13 Dec Christmas Around the World
This month, we reached out to two of Legacy’s global mission partners to see how they celebrate Christ’s birth. Their traditions are sometimes different from what is common in the United States.
How do you celebrate Christmas in your location?
Africa: We celebrate Christmas as a family in much the same way as many families in America would, though we also try to have an emphasis on giving to a need in the world as a family. Last year, we gave toward Syrian refugees; this year, we will give toward supporting the hungry in Yemen.
India: We celebrate Christmas in Damoh with lots of activities. There are different programs organized for Christmas celebrations like a community picnic, Christmas fair, special Christmas programs of senior citizens, youth, women, and a very big program of Sunday School Children where children present a different program and gifts are distributed. We also celebrate a special program for non-believers where people of other religions are invited, and then present songs and a special message of Christmas to them. There is a television program telecasted on the eve of Christmas on an international television network.
Are there any differences or similarities to how people celebrate in the U.S.?
Africa: At the little church we attend there is a Christmas eve “vigil” that we often do not attend, but on Christmas day there is a worship service followed by a big common meal where the community is invited to attend. The local government and Muslim groups always send some representatives. We always attend this and enjoy the common meal. One cool tradition the Christian groups near us do (though not the Muslim group we are reaching out to) is to build a little house or stable out of clay in front of their house (1-2 feet tall). It’s sort of a manger scene with no people. It is saying something like, “we are ready to receive Jesus here.”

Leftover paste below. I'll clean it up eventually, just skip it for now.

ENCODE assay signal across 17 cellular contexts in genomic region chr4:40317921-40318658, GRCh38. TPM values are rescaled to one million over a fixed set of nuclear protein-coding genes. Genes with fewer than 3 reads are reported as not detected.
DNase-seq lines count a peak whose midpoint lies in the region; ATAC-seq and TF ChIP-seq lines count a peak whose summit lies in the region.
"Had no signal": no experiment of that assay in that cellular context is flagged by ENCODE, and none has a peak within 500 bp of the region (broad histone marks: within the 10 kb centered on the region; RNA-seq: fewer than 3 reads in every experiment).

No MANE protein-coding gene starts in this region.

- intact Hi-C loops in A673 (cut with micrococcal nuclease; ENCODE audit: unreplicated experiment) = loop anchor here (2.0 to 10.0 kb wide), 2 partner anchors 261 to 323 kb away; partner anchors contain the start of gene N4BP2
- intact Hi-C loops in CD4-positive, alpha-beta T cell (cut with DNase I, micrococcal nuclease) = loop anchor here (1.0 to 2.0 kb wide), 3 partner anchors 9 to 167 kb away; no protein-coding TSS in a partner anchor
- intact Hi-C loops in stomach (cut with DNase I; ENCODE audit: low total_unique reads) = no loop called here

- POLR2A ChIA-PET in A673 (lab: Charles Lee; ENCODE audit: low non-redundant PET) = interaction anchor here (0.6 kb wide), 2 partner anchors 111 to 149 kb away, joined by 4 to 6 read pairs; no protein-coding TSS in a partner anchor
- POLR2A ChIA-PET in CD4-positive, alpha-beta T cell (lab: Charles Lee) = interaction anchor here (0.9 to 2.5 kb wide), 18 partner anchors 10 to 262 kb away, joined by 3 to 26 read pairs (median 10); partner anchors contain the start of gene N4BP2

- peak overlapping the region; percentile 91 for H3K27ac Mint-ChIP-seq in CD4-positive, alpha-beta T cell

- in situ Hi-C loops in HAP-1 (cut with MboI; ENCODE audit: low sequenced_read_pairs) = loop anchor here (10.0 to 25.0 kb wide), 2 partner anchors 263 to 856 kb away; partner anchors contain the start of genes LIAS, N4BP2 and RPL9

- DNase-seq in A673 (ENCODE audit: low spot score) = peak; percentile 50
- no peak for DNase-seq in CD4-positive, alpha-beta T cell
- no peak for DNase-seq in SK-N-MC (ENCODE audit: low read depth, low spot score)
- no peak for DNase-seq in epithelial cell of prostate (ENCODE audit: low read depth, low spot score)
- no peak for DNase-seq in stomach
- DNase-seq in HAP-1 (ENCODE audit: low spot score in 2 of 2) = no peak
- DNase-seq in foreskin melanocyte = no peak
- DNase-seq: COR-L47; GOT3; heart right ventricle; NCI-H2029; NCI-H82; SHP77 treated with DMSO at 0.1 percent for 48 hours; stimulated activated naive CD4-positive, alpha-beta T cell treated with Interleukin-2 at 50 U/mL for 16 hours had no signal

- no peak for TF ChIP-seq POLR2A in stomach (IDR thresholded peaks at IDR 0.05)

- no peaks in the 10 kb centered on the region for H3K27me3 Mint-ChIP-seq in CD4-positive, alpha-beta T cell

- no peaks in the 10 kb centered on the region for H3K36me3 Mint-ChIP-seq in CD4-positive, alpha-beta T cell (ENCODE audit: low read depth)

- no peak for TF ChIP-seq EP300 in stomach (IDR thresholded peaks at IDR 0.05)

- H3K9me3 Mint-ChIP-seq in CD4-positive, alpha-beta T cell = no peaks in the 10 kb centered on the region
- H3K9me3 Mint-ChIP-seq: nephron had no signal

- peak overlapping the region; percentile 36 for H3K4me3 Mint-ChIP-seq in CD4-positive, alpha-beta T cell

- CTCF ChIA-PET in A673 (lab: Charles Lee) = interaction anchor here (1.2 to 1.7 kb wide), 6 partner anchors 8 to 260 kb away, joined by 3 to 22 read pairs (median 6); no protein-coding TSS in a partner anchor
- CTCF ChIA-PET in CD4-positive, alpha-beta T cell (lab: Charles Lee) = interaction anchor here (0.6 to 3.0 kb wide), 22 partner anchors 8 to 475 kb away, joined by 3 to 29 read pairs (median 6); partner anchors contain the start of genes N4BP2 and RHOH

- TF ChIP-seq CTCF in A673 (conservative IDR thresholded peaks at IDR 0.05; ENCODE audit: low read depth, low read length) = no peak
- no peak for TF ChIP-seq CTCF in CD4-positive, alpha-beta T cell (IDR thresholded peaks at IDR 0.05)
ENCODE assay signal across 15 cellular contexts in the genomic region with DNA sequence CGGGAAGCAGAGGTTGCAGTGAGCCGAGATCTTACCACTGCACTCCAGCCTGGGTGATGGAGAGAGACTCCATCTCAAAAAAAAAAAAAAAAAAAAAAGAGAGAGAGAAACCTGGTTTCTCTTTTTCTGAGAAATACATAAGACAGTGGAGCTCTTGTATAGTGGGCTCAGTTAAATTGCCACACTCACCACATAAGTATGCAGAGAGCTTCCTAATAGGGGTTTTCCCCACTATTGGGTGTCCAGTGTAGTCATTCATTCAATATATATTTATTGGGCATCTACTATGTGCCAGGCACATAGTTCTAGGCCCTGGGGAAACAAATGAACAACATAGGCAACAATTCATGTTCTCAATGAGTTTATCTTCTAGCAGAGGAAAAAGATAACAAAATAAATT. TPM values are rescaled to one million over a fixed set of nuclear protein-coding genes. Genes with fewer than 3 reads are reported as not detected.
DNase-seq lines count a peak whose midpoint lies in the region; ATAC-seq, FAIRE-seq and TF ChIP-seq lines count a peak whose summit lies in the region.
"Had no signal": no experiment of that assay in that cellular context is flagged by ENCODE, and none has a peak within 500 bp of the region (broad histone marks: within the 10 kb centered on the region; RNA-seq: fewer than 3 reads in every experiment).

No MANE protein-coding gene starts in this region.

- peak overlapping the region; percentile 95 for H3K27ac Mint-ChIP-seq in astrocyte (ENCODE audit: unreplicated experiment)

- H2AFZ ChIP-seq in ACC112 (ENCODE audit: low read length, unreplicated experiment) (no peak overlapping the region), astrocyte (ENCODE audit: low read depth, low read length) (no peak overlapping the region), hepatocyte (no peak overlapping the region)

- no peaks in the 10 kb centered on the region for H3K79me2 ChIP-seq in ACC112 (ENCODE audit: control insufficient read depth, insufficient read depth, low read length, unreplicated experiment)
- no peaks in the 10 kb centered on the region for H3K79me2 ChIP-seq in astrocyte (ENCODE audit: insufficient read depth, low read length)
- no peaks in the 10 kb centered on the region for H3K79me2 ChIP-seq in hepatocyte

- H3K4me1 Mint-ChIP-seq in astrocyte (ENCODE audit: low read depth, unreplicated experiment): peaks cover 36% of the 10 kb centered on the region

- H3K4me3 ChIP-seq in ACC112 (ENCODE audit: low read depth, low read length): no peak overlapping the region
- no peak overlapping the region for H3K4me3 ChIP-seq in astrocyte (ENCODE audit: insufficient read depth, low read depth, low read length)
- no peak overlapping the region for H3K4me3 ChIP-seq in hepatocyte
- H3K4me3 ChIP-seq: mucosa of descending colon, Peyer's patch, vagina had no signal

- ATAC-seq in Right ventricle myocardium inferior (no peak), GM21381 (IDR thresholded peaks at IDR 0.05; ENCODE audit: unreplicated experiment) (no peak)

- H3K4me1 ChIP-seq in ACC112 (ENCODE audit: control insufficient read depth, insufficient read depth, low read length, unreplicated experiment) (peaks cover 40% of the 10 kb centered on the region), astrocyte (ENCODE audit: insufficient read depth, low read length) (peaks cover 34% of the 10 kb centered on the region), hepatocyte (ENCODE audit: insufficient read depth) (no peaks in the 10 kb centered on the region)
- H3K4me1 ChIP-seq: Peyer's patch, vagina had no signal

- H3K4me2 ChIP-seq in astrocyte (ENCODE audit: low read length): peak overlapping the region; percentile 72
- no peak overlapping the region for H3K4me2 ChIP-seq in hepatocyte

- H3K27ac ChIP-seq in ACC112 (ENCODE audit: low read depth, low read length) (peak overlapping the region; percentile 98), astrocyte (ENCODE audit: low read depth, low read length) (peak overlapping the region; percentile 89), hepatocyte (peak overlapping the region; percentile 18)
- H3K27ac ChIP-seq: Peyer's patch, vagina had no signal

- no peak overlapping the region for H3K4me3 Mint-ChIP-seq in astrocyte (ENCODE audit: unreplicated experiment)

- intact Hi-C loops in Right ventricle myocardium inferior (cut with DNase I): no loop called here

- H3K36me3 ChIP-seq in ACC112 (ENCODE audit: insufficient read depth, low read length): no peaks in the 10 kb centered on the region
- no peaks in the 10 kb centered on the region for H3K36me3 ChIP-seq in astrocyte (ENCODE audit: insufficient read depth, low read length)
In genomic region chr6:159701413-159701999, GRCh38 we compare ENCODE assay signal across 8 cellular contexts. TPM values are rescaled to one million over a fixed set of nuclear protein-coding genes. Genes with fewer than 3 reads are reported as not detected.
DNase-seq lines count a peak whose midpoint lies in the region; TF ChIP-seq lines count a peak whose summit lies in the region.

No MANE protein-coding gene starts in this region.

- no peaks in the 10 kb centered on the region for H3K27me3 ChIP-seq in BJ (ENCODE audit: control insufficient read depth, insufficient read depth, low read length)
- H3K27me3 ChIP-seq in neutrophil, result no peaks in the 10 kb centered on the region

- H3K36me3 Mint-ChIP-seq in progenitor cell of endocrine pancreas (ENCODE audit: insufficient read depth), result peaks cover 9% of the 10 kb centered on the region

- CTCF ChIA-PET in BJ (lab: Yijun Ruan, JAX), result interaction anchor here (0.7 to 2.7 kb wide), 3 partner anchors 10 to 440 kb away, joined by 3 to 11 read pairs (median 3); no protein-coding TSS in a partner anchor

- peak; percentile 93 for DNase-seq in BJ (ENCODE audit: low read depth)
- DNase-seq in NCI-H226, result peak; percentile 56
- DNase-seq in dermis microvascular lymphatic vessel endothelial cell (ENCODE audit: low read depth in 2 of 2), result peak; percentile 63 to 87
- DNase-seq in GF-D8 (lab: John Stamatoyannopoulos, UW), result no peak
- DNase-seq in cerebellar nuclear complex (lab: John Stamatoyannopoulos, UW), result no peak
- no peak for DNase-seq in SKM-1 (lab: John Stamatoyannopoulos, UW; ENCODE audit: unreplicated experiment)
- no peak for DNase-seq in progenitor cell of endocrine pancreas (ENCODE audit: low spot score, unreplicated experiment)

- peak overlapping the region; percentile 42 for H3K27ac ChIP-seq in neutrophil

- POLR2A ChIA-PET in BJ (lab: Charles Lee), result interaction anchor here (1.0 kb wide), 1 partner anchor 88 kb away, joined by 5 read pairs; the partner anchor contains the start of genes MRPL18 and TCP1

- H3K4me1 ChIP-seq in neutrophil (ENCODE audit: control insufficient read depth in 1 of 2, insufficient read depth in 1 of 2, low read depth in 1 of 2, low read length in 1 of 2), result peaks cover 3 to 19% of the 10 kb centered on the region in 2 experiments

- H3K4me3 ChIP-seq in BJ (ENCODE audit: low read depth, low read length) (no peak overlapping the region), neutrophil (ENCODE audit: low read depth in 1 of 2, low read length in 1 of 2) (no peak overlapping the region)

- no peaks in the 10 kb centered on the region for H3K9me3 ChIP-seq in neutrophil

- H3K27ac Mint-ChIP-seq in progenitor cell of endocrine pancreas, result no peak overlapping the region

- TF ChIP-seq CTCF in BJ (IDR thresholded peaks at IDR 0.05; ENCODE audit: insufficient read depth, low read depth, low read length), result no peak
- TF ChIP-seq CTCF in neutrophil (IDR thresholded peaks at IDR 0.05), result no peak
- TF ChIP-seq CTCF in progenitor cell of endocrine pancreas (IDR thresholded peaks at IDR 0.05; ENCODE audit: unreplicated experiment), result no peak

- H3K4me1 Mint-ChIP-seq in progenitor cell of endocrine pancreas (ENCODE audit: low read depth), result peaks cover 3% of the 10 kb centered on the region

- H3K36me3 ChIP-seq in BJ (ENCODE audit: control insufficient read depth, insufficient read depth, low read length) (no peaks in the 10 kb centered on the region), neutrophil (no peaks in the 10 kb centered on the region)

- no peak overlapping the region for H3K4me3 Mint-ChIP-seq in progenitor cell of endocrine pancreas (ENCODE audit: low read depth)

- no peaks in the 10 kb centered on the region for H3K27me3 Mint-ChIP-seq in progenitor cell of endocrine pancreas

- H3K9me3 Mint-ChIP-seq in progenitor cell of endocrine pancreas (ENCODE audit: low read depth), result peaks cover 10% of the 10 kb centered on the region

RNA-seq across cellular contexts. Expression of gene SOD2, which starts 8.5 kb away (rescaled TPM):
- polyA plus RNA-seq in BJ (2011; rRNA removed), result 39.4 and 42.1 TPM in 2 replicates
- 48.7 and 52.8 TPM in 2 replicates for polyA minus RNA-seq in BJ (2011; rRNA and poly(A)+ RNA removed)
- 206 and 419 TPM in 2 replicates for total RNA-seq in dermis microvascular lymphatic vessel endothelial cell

India: The structure of programs is almost the same I believe. But in our area, many programs are aimed to promote the Good News of His birth among non-Christians.
What challenges do you face celebrating Christmas?
Africa: The Muslim culture around us does not celebrate Christmas, and there is no seasonal change (cold weather, snow, etc.) so it can easily feel like any other day. It takes creativity and intention to mark the day as special. Whereas in America, everything is screaming at you that it is Christmas.
India: In some areas where extremists are very much active, they try to disturb the festivities. In some places, there have been oppositions, protests and even persecution has been done to the Christians.
How do you incorporate any local cultural traditions into your celebrations?
Africa: One local custom we love is that Muslims, on their holidays, send meat or food around to neighbors so that they can join in the celebration even if they don’t have the means. We like to do this with our neighbors, whether it is sharing honey from our farm or giving away our extra male rabbits so that our Muslim neighbors can share in our feast/celebration.
India: India is very rich in festival culture. We incorporate some of the cultural traditions in our celebrations like the presentation of Christmas songs in the regional languages of people. We also have Indian dancing to Christmas songs and presenting flowers to non-Christian leaders and people who come to attend Christmas worship service.
What serving opportunities are in your community to share Jesus with others?
Africa: Christmas coincides with the end of Harvest and the beginning of the dry season where people finally have more time for social activities. It is usually about this time that we begin most of our Bible storying groups.
India: There are many opportunities that we take to share Jesus during the season like a special Christmas program for non-Christians, blanket and food distribution to the poor and needy, and telling them that we are helping because a Saviour was born to take away the sins of all human and we are celebrating His birth.
And the angel said to them, “Fear not, for behold, I bring you good news of great joy that will be for all the people. For unto you is born this day in the city of David a Savior, who is Christ the Lord.” (Luke 2:10-11)
About the missionaries who contributed to this article:
Africa: Brian Hauser (and family) Usually we are located in Burkina Faso and our family reaches out to a Muslim people group through Chronological Bible storying and holistic development. This year, due to some security concerns, we are in Ivory Coast for the meantime, planning to return to Burkina in the New Year.
India: Ajai Lall (and family) My wife Indu and I founded Central India Christian Mission (CICM) 35 years ago and now we have close to 3000 churches. We have Bible Colleges, a Nursing College, Children’s Homes, and Free Tuition Centres. We are based in Damoh which is in the centre of India. We have 4 children and 7 grandchildren.